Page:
“The biggest mistake I’ve made is buying into other peoples’ beliefs about what I was capable of doing.” – Kyle Maynard
Perhaps one of the most inspiring experiences of my life was simply walking down the hallway of my hotel in Atlanta, GA in 2012. That’s when I saw Kyle Maynard come out of the room just a few doors down from mine.
I had seen Kyle before on television. He’s been featured on ESPN, Oprah, Larry King, and interviewed by dozens of others.
He’s quite recognizable too. He is a congenital quadruple amputee, meaning he was born with no arms beyond the elbow, and no legs beyond the knee, and a smile that won’t leave his face.
You might guess that without arms and legs he doesn’t do a whole lot. You’d be wrong. He is the first person ever to crawl, without hands or feet, to the peak of Mt. Kilimanjaro, the highest free-standing mountain in the world. He is a blue-belt martial artist, an MMA fighter, and has been inducted into the National Wrestling Hall of Fame, having won 36 matches against state-ranked wrestlers.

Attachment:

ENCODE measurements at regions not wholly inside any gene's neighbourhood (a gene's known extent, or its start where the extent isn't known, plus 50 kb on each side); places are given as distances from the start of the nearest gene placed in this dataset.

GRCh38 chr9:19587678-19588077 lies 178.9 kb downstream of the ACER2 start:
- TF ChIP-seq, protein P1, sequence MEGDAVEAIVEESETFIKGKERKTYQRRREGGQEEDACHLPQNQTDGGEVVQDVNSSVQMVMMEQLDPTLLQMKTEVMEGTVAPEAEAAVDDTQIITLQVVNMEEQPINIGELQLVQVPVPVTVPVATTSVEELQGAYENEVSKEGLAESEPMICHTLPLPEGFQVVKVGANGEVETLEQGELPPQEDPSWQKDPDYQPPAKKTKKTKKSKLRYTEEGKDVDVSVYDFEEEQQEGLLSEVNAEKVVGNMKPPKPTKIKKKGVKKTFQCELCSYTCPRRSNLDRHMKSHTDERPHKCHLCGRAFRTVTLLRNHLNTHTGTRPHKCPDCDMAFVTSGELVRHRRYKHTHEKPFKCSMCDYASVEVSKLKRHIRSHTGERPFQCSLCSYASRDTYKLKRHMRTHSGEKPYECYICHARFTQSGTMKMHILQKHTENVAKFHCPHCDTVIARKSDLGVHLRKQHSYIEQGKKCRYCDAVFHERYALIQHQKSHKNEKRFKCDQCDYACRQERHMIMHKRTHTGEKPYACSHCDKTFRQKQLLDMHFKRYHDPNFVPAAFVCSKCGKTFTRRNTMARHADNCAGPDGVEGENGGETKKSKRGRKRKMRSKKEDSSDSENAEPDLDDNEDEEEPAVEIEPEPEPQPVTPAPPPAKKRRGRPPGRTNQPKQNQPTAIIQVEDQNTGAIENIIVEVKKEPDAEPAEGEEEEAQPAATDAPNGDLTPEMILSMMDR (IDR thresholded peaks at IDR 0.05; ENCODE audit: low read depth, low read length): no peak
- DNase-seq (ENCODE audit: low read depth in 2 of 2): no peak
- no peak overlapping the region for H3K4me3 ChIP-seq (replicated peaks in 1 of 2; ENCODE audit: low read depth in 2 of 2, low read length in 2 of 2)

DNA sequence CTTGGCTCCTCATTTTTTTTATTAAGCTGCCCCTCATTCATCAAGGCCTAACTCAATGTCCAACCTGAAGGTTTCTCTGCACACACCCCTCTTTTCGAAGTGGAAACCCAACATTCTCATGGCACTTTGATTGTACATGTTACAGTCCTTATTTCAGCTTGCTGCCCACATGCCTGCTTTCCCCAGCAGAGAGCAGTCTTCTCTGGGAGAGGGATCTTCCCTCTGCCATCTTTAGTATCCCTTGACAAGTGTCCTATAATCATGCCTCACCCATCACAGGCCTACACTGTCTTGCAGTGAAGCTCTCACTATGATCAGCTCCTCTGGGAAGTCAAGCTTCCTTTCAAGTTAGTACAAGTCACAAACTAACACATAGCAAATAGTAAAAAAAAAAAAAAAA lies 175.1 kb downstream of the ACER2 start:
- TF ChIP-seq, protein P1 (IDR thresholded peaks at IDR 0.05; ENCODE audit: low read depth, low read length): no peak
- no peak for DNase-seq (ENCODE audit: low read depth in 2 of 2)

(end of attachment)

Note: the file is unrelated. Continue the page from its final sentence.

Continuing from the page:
I like to think about people like Kyle, who, in spite of his challenges, chose to focus on what he has and what he can do rather than on his “limitations” and what people thought he could or couldn’t do.
I asked Kyle that afternoon what was the one thing that made it possible for him to overcome such huge barriers to being such an accomplished athlete.
He said, “It’s all about what you focus on. Focus on what you don’t have, like fingers and toes, and you’ll get depressed. Focus on what you do have and what you can do, and you get to do great things.”
None of us knows what this year will bring, except we know there will be set backs and things that don’t go our way. In those times it’s important to remember that where we choose to put our focus will make all the difference, no matter what the setbacks might be.
It echoes the words of one my heroes, William James, who said “The greatest discovery of any generation is that a human can alter his life by altering his attitude.”
In every situation, we can choose to focus on how someone hurt us, on what we don’t have, on what we can’t change, and what’s not in our control.
Or, in those same painful situations, we can focus on what we do have, what we can change, and what is in our control.
Whatever we condition ourselves to focus on, in any situation, will make all the difference. It’s not about “thinking positive,” it’s choosing a more productive, more self-empowering psychology. And it can lead to great things.